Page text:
Although old-time music has recently experienced a surge in popularity, most of the groups who bill themselves as old-time are of the string band variety, with a focus on banjo and fiddle music. An instrument that’s often neglected in the traditional music world, despite its potential to create beautiful music, is the hammered dulcimer. One of today’s most widely recognized players of the instrument is Ken Kolodner, a native of Baltimore who is also a noted old-time fiddler. Some of Kolodner’s latest work comes from a partnership with his son Brad (a clawhammer banjo player), and the duo has recently released their second album together, Skipping Rocks.
If there was one word to describe this recording, “peaceful” would likely be the best choice. The music the Kolodners create is, for the most part, calming and soothing, with the banjo, fiddle, hammered dulcimer, and various guest instruments combining to create a unique old-time experience. Most of the songs here are traditional numbers that have been popular throughout the years in both the bluegrass and old-time worlds, while Brad has contributed three originals and Ken one.
Ken’s hammered dulcimer is featured on eight of the album’s fifteen tracks, and on each, it adds a completely different level to the tunes. John Brown’s March is mournful yet dignified, while Falls of Richmond is darker, somewhat stark, and more urgent. Both are banjo/hammered dulcimer duets, played tightly and strongly. The pair also duet on a unique version of Reuben’s Train. Brad plays gourd banjo on this tune, giving it an organic, rootsy sound with a great groove.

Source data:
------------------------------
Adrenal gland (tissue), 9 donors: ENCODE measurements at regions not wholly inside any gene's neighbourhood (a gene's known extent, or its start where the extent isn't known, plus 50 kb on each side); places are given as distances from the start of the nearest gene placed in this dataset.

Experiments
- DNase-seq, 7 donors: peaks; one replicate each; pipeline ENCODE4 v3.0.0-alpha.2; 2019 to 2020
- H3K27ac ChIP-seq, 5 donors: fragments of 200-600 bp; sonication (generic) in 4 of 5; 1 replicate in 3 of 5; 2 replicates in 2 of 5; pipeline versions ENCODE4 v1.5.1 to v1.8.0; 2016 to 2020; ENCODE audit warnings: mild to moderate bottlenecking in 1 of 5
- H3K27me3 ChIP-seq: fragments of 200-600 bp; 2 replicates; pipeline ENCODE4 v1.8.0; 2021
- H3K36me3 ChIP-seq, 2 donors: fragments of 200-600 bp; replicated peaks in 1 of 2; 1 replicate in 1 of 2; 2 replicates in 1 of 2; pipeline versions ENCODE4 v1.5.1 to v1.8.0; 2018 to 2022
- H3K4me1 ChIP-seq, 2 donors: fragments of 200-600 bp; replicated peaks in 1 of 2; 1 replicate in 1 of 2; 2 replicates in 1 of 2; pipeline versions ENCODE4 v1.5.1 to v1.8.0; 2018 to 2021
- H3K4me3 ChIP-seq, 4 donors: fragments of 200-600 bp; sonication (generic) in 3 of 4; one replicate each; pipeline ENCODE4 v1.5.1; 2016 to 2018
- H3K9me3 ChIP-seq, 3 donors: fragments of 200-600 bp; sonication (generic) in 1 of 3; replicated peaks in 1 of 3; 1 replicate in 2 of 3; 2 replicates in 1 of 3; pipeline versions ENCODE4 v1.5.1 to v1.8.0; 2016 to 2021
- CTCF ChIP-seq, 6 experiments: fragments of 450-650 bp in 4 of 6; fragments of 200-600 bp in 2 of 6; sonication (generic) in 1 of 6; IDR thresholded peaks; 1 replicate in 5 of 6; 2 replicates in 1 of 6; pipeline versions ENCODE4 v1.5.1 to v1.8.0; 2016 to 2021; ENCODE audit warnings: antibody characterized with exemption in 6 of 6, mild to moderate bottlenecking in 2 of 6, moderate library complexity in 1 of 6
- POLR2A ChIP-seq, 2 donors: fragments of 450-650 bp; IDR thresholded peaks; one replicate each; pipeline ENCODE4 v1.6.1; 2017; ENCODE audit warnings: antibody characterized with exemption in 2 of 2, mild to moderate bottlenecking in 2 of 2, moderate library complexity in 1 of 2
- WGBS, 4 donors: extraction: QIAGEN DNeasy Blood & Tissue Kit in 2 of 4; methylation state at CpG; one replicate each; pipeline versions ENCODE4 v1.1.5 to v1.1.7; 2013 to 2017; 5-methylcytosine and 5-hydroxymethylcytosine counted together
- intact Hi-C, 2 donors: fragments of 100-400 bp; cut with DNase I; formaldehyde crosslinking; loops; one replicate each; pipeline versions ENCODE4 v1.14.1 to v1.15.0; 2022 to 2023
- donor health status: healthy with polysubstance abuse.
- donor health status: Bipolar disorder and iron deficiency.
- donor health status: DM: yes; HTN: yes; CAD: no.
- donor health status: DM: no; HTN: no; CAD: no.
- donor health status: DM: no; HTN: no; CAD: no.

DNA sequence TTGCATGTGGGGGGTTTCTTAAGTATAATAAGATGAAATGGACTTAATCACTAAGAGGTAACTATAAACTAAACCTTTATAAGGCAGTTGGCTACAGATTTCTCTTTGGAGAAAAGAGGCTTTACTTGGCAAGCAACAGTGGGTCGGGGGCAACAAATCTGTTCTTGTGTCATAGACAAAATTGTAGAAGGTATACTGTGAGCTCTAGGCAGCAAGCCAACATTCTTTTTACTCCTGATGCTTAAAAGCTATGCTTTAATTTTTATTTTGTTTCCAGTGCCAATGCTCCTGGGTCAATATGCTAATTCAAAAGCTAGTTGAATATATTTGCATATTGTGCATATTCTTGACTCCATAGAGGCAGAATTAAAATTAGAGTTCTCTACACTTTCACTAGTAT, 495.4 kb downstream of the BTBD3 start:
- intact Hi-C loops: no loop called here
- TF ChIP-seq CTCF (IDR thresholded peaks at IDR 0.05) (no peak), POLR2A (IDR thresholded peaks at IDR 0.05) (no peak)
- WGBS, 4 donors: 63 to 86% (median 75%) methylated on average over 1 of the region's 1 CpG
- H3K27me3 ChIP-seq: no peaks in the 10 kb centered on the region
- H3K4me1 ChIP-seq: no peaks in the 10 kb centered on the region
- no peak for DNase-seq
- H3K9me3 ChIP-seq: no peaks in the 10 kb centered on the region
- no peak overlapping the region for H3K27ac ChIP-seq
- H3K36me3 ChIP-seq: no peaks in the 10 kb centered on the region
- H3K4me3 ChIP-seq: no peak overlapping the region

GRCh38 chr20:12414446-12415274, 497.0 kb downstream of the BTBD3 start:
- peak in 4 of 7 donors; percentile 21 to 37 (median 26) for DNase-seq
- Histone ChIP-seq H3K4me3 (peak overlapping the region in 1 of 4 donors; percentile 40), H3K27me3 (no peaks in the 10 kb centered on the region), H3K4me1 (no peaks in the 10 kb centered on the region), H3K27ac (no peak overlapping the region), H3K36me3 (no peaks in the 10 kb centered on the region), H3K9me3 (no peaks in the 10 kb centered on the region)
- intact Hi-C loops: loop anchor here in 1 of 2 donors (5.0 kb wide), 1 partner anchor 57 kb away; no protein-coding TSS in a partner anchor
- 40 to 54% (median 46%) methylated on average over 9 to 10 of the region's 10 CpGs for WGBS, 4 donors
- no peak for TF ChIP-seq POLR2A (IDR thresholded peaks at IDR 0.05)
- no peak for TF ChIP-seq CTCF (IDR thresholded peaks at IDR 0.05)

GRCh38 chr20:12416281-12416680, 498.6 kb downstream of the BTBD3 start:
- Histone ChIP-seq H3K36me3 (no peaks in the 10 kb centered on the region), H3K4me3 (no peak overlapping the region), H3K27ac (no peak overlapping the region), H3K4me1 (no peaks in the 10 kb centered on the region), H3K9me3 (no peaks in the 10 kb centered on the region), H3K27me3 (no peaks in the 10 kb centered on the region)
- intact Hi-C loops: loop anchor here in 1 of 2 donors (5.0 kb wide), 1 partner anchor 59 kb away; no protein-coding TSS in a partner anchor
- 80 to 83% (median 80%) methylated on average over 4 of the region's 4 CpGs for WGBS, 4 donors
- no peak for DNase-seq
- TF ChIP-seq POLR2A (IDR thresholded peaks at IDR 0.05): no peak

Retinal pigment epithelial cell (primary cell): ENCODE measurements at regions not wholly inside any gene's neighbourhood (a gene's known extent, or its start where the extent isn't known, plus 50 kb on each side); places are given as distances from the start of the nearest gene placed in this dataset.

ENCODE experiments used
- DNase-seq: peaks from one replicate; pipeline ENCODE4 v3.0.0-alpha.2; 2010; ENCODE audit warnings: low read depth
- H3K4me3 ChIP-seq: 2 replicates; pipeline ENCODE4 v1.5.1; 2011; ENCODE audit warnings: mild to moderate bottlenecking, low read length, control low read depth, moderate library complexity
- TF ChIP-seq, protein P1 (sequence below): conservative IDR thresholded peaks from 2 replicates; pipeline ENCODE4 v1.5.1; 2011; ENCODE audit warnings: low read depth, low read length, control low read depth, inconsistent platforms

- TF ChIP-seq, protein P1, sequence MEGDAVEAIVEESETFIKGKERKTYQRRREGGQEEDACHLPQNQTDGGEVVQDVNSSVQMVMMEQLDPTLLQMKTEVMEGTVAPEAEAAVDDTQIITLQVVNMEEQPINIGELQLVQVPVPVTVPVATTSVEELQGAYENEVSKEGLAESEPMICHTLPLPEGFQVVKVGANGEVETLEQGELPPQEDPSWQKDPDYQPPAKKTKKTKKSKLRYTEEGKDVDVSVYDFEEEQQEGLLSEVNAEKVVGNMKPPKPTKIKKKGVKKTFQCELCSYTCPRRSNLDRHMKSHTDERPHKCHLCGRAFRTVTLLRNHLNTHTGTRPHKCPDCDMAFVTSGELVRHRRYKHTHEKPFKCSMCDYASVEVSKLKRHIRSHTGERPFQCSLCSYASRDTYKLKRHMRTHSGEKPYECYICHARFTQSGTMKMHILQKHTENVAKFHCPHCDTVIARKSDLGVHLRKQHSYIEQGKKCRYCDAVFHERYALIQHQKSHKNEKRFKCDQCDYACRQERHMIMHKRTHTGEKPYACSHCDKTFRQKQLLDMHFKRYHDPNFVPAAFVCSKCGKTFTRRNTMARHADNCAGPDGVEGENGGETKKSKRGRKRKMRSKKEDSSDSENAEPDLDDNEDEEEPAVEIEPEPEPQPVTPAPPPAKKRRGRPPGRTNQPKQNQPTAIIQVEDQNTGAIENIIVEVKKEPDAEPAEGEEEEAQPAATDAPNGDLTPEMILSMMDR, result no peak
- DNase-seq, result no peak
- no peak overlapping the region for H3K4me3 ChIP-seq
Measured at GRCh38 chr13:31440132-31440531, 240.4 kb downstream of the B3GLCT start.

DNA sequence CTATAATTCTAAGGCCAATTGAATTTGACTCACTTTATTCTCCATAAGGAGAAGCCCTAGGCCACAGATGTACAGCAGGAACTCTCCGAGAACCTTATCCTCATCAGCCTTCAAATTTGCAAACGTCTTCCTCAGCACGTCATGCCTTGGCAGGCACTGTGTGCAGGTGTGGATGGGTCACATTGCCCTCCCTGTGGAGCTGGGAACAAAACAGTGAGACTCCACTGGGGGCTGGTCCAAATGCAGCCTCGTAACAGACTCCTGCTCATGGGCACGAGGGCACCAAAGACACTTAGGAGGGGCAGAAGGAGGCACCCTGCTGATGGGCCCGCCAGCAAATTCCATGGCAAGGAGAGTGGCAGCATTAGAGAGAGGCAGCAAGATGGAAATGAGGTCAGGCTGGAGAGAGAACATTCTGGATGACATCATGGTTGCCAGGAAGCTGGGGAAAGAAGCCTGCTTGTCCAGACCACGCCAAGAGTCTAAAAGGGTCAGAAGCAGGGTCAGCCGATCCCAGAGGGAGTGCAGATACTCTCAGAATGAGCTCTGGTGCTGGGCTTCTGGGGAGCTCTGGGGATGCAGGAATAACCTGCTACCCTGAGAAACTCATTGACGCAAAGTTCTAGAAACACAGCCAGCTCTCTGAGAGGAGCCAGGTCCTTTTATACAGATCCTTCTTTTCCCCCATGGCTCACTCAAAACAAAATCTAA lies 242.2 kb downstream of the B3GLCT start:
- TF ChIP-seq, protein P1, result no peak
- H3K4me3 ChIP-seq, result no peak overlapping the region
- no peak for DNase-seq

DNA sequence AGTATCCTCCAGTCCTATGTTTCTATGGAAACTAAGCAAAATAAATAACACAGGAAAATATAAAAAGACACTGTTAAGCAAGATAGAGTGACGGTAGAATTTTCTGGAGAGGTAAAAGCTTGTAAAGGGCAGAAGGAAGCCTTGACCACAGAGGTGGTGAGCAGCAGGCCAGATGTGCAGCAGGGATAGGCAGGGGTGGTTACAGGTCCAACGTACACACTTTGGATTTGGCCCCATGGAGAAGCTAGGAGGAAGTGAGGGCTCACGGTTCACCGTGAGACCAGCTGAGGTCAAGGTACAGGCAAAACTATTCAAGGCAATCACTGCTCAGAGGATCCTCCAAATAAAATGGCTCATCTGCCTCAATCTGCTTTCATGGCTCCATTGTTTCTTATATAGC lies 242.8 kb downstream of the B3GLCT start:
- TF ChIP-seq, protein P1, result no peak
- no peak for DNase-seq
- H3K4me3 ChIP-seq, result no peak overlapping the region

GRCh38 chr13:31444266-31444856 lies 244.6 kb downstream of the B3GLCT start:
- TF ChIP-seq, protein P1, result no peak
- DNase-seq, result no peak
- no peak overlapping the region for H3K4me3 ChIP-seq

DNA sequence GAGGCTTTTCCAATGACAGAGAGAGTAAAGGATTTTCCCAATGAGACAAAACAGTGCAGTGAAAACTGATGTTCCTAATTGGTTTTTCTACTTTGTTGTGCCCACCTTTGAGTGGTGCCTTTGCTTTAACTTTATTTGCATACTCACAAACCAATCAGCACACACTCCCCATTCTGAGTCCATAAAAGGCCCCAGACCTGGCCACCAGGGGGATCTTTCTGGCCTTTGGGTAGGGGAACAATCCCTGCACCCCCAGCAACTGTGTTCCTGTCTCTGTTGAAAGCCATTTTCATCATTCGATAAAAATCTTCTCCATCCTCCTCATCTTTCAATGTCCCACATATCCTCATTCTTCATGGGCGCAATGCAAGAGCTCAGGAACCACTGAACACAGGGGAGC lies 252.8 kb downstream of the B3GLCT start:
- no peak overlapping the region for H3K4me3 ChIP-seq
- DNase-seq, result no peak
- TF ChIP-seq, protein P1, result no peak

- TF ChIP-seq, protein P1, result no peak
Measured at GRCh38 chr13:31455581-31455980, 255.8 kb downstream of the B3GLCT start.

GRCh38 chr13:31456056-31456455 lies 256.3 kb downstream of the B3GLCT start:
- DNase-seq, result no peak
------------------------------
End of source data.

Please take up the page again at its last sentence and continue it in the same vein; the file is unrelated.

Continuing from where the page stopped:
A few of the songs have more of a full band sound, thanks to guests Robin Bullock (guitar, mandolin, and cittern), Alex Lacquement (bass), and Elke Baker (viola and fiddle). The title track is a cheerful original from Brad that is sure to get listeners’ toes tapping. Brad sings lead on Down on My Knees (a version of the traditional number also known as Fall on My Knees). Brad’s vocals are soft and resigned, with Kagey Parrish of the Honey Dewdrops providing nice harmonies. Grub Springs has been transformed, with the liner notes referring to it as “a neo-traditional take on the traditional fiddle tune.” It’s gentle and melodic, featuring Brad on banjola, and definitely is the most contemporary-sounding track on the album.
While the majority of the album is not string band music, the Kolodners also prove they know their way around a fiddle tune. The album closes in fine style with Lost Indian (a variant of Cherokee Shuffle), which features both Ken and Brad on fiddle. They also transform Boatman, a minstrel song from the mid-1800s, into a peppy fiddle and banjo number. The Reunion, an original from Ken, also features two fiddles, though it has more of a Celtic feel than old-time.
An album based around clawhammer banjo and hammered dulcimer might not seem like it should work, but this does. There’s truly not a bad song on the album, though the Kolodners pull from various influences and some songs will definitely appeal to certain listeners more than others. Ken and Brad are both exceptionally talented musicians and they have created a tight, top-notch sound.
About the Author (Author Profile)
John Goad is a graduate of the East Tennessee State University Bluegrass, Old Time & Country Music program, and is now pursuing a Masters degree in Appalachian Studies at ETSU.
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